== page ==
From inception to obsoletion, the services and physical products we use every day will experience the product life cycle. We’re not talking about the lifetime of the individual item in your hand. We’re talking about the ultimate future uselessness of a concept. Our most straightforward illustration might be modern cell phones and beepers and pagers of the 1990s. More on that in a moment.

At Onstage Publications, our advertisers are marketing professionals. To stay at the top of our games, we all must acknowledge The Product Life Cycle.

Everything changes! And the hottest concept of today will, ultimately, run its course. With this article, we’ll define the idea and explore how effective marketing can work ahead of the curve.

The Product Life Cycle Defined

From the point of its first insertion into the market, every successful product or service will undergo this pattern. As per Investopedia, the four stages of The Product Life Cycle are:

  • Introduction– a new product hits the market.
  • Growth– the product becomes more popular. Competitors start getting ideas about how to “knock-off” your service or develop worthy add-ons.
  • Maturity– the market is saturated. New versions of the product appear. They may be smaller, faster, cheaper, better.
  • Decline– a new product comes to fill the need

Let’s think back to pagers and beepers in the 90s and the cell phones which obliterated that product. Back then, the average consumer had a landline in their home. Email was a hot new trend. Pagers were a great way to request contact from someone as soon as they reached a landline.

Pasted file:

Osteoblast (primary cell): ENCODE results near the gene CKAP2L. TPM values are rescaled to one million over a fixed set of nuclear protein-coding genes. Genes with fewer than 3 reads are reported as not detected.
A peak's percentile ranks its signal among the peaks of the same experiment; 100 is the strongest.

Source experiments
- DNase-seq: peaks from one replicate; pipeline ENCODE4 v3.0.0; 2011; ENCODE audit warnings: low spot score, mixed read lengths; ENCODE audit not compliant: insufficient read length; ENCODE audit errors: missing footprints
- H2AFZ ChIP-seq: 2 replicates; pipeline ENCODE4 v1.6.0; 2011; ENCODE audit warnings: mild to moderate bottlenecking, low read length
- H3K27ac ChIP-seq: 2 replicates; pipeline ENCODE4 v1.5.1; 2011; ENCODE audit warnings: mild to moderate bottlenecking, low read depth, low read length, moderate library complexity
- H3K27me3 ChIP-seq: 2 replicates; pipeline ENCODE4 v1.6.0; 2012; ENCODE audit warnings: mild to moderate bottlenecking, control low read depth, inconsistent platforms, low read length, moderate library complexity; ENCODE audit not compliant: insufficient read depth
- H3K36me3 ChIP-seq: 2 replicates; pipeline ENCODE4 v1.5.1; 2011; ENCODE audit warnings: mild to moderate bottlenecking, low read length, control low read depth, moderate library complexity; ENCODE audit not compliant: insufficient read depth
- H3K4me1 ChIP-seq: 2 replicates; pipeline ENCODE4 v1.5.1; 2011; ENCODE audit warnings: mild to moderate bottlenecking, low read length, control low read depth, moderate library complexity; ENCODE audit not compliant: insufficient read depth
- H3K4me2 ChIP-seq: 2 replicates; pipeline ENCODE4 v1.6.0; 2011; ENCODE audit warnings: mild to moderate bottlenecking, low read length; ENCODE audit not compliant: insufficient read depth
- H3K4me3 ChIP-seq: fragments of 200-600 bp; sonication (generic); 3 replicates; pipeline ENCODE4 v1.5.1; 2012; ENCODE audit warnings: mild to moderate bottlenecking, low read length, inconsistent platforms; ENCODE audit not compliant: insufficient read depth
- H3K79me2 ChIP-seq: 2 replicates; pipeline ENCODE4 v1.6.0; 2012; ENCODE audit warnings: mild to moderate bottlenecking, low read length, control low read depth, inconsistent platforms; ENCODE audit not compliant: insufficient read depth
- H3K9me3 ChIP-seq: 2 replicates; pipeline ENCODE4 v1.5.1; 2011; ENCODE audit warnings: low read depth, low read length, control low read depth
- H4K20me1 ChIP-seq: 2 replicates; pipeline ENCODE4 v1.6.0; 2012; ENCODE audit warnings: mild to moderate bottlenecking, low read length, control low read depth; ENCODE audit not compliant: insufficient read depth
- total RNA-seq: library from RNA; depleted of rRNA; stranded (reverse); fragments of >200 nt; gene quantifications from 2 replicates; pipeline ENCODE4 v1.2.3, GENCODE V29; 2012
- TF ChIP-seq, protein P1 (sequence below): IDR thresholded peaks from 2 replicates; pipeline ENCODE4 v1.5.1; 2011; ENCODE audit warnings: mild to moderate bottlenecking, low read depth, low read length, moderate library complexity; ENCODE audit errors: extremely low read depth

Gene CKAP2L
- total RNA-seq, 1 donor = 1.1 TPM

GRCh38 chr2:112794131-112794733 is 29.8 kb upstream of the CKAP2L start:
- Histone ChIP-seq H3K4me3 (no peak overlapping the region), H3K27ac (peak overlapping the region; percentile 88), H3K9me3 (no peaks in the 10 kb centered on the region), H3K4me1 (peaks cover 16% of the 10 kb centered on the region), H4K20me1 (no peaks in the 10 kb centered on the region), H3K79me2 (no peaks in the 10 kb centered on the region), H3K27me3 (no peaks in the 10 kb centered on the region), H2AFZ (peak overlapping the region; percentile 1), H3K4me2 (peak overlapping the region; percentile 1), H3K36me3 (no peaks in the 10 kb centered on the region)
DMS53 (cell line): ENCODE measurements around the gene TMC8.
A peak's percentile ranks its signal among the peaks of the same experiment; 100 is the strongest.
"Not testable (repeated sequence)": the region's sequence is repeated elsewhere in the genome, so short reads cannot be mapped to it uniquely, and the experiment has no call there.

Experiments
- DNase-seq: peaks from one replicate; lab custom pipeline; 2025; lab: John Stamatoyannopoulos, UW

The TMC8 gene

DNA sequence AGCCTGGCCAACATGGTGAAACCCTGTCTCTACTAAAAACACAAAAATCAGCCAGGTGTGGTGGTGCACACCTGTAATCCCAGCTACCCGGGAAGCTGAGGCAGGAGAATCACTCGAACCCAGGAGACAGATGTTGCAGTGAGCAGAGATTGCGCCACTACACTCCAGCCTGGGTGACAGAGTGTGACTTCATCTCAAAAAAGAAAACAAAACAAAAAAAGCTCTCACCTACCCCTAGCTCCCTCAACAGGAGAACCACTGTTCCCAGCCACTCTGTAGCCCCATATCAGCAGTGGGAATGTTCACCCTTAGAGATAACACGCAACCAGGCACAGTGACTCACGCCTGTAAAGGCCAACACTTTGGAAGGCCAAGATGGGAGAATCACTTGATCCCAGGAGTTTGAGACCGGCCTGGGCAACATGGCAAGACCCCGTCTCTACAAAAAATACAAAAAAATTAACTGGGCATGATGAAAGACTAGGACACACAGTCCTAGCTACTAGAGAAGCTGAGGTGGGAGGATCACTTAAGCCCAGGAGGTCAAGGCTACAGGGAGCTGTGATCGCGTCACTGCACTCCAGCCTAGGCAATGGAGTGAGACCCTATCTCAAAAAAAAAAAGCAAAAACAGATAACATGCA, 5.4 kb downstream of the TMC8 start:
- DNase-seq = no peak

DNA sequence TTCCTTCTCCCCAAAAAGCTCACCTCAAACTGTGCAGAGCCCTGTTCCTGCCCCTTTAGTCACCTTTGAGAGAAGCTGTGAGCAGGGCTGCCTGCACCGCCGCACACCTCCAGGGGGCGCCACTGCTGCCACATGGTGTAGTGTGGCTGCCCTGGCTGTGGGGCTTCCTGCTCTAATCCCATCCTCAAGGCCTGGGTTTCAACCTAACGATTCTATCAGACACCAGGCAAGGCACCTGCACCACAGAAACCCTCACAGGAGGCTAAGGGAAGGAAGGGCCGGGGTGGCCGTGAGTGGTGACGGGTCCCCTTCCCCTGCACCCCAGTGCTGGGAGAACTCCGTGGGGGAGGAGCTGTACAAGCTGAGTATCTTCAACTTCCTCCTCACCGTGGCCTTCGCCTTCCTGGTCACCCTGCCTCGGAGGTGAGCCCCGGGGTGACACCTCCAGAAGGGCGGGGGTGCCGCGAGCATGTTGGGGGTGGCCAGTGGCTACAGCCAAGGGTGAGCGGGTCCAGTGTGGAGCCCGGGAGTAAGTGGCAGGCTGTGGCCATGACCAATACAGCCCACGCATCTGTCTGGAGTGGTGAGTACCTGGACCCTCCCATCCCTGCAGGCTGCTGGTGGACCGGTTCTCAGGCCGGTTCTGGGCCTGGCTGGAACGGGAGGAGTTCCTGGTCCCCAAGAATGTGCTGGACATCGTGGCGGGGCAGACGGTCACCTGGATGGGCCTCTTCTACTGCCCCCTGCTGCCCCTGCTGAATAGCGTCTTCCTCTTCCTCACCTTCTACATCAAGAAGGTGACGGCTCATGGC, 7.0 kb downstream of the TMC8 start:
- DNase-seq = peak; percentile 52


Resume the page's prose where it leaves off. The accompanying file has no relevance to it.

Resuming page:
• Cellular phones were introduced but were only for the elite.
  • As more manufacturers started developing phones, they became cheaper and better. During this growth, more consumers bought their first cell phone.
  • The product matured the moment most US consumers owned a phone.
  • It’s such a competitive industry, some phone manufacturers have been accused of planned obsolescence. They are accused of intentionally shortening the life of cell phones so that consumers will need to purchase more. That’s a sign of decline. There is no more room in the market, no more first-time cell phone users. So manufacturers push new phones early, and we start to get the feeling a new product will be coming to replace them soon.

Let’s reiterate: the cycle is inevitable. Just as cell phones replaced pagers, so will every other product and service be replaced or become obsolete.

Advertising Ahead of the Product Life Cycle

As advertisers, we must see a service or product and know that technology is coming around the bend to replace it. Therefore, our goals as marketing professionals are to use advertising to:

  • Make the most of growth phases, by keeping prices high on new products, and profit margins as wide as possible.
  • Seek more market share as product maturity looms ahead.
  • Endear our products to end-users, as either reliable or luxe.
  • Brand our businesses, making consumers receptive to our next product or solution.

Our Role

Here at Onstage, our business is publishing high-end program books for performing arts organizations. We offer digital signage and our direct mailer to performing arts fans, Artspac.

We would love to talk to you about your specific product or service and help you create the right ads for the right audience, with the knowledge of the Product Life Cycle in mind. Our specialty is marketing to the wealthiest US audiences. These are often the early adopters, the elite, being the ones who could afford cellphones, or who depended on beepers to respond to an emergency. These are the audiences we reach, in an environment that demands their attention.

Our advertisers are like partners to us. We understand your advertising needs, and our success depends on yours. So get in touch with us today!

Related Reading & Resources: History of Pagers & Beepers

Harvard Business Review: Exploit the Product Life Cycle

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